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Following the success of a coalition of public health organizations, government agencies and health experts in forcing the alcohol industry to remove caffeine from alcoholic beverages, a new public health threat is emerging: supersized alcopops.

These products come in 23.5 ounce, single-serving cans that look like soft drink containers, with up to 12 percent alcohol content—the equivalent of 4.7 standard drinks.

“These products are extremely dangerous because they’re cheap, taste like soda and provide young people with a big bang for their buck,” says Michele Simon, JD, MPH, president of the consulting firm Eat Drink Politics, and the former research and policy director of Alcohol Justice, an alcohol industry watchdog group. “We need to bring these drinks down to a single serving.” She helped Alcohol Justice write model state legislation that would accomplish this.

In early October, the Federal Trade Commission (FTC) forced an agreement with the manufacturer of the alcopop Four Loko to change the labels of the cans to say the drinks contain as much alcohol as four to five cans of beer. The FTC says the manufacturer, Phusion Projects, falsely claimed that a 23.5-ounce can of Four Loko contains the same amount of alcohol as one or two regular 12-ounce beers. Drinking a single can of Four Loko in one sitting constitutes binge drinking, according to federal guidelines.

Phusion Projects also will be required to use only resealable containers for flavored malt beverages that have more alcohol than the equivalent of two and a half regular beers. The company has not admitted to any wrongdoing, but says it will relabel the drinks to better inform its customers.

Simply putting a new label and resealable cap on the can is not enough, Simon argues. “This is really a win for the companies making these products,” she says. “We have no evidence that putting a label on the can to essentially advertise how much alcohol it contains is a deterrent, or that a resealable container will discourage people from drinking the entire contents at one time.”

A major concern with the FTC agreement is manufacturers may use it to dissuade states who want to go further in regulating alcopops. “Companies can just point to the FTC agreement as a stamp of approval and claim nothing else is needed,” Simon notes.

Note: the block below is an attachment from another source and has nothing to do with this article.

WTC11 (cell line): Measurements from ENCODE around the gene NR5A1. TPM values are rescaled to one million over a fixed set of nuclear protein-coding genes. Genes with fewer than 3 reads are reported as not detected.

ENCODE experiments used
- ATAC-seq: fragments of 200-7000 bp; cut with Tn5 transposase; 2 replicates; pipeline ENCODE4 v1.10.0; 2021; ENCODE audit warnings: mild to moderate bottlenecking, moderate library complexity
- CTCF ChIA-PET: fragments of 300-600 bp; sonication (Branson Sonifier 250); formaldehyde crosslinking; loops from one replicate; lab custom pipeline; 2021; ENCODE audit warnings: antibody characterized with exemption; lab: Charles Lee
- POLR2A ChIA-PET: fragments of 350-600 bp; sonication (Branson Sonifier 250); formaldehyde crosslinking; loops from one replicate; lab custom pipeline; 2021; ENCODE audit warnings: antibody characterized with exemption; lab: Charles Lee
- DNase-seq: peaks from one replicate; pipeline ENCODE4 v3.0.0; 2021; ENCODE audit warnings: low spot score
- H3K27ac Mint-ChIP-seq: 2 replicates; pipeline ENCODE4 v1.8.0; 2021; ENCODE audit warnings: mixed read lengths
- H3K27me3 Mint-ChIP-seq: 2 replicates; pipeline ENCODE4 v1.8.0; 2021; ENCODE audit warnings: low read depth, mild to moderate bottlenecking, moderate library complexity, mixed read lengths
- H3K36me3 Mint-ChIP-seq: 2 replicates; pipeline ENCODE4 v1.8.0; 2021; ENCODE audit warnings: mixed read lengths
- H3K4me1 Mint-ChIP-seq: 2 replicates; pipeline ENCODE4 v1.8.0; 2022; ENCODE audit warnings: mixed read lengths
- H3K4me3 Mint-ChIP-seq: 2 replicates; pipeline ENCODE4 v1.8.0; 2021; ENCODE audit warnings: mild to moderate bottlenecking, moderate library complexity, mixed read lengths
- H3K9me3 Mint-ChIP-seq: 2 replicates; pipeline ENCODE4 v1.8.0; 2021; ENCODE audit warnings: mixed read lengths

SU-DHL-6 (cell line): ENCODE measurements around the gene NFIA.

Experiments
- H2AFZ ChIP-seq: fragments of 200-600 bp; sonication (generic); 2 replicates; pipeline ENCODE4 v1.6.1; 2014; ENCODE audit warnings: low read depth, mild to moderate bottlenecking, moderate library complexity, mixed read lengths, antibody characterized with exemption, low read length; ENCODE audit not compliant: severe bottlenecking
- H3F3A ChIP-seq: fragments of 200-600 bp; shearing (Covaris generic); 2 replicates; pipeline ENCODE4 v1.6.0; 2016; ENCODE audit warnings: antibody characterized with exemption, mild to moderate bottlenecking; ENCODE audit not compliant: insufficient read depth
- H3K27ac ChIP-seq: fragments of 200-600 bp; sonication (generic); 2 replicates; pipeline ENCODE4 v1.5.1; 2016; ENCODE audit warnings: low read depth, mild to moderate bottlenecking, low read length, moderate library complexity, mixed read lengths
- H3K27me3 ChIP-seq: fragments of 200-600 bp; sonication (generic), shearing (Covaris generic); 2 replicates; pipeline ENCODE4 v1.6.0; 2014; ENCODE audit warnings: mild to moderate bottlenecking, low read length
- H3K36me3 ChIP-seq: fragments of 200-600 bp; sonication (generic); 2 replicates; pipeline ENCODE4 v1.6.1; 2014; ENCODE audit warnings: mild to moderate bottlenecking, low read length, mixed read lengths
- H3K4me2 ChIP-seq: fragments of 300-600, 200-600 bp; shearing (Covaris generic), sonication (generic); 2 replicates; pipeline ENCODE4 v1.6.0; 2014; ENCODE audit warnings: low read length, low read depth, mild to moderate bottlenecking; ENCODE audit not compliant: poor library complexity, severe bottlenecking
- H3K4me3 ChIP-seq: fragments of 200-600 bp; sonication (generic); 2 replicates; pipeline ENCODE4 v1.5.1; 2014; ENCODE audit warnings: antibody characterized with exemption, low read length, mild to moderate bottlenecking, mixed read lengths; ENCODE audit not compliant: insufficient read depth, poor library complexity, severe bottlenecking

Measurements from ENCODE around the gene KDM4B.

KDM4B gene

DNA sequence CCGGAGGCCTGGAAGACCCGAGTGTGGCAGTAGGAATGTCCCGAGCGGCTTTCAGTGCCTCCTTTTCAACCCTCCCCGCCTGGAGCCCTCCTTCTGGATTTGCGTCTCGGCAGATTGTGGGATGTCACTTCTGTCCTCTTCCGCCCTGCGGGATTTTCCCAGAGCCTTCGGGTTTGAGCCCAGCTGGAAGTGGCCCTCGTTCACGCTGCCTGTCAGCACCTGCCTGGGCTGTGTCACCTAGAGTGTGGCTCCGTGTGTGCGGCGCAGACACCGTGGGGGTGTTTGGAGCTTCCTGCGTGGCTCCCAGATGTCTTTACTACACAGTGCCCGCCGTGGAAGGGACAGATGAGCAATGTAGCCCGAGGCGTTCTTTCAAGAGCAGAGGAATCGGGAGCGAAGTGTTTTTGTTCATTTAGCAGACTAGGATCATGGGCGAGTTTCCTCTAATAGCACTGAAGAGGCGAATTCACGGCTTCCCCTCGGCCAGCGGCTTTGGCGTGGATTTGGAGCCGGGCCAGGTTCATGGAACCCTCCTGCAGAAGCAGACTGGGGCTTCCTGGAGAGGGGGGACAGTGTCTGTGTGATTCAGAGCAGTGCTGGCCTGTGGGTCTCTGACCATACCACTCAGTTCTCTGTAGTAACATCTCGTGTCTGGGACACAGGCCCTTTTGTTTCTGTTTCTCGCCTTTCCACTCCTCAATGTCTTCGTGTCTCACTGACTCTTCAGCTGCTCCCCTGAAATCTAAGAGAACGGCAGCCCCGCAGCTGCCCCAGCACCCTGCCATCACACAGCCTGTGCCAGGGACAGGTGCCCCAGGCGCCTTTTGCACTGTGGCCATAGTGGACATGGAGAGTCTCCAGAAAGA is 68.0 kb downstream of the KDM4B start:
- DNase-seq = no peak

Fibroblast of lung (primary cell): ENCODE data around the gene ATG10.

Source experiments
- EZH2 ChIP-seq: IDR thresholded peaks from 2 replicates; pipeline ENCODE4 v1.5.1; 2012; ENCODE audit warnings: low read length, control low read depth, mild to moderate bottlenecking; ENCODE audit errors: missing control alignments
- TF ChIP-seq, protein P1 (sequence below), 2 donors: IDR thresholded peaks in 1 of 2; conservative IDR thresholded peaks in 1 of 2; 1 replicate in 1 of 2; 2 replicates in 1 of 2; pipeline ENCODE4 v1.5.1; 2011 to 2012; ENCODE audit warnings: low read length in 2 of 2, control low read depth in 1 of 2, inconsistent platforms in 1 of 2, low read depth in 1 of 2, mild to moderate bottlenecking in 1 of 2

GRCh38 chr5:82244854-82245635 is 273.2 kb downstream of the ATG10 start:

The campaign that eliminated caffeine from alcoholic drinks was built on a number of factors, including research showing the detrimental health effects of mixing caffeine and alcohol. One study showed this combination makes a person feel less drunk but does not lessen the effects of alcohol. Another showed a higher risk of injury from mixing alcohol with energy drinks than from alcohol alone.

State attorneys general became involved, negotiating agreements with several alcohol manufacturers to stop producing various caffeinated alcopops. In addition, a number of states introduced legislation to ban caffeine in alcohol, although all of the bills were defeated. Several states then successfully passed legislation regulating where alcopops were sold. In November 2010, the FTC and the Food and Drug Administration notified four companies, including Phusion Projects, that their products were unsafe, unapproved and deceptively marketed.

This November, attorneys general in 35 states and the San Francisco City Attorney asked the FTC to limit the amount of alcohol sold in a single-serving can to two servings.

The campaign to remove caffeine from alcopops demonstrates how important advocacy on the state level is in building momentum that drives federal action, Simon says. “The industry doesn’t want to deal with 50 state policies, and is at times willing to consider one uniform federal policy,” she says. “But this solution is unacceptable.”

Until the federal government takes steps to rid the market of supersized alcoholic drinks, advocates recommend that states pass laws against them. “From a legal perspective, no matter what the federal government does, states still retain the authority to go further,” she adds.

Concerned citizens who want to do away with supersized alcopops in their communities have several options, according to Simon. “Contact your state legislator about introducing a bill that would require these products to be sold in single-serving containers,” she says. She also advises getting in contact with your state alcohol beverage control agency and state attorney general’s office to encourage them to work on the issue.

Simon also recommends that community groups put pressure on local retailers and wholesalers to stop carrying supersized alcoholic drinks. “It’s important to hold every sector of the market chain—from manufacturers to distributors to retailers—accountable for flooding our communities with these dangerous products and helping to put them in the hands of young people.”

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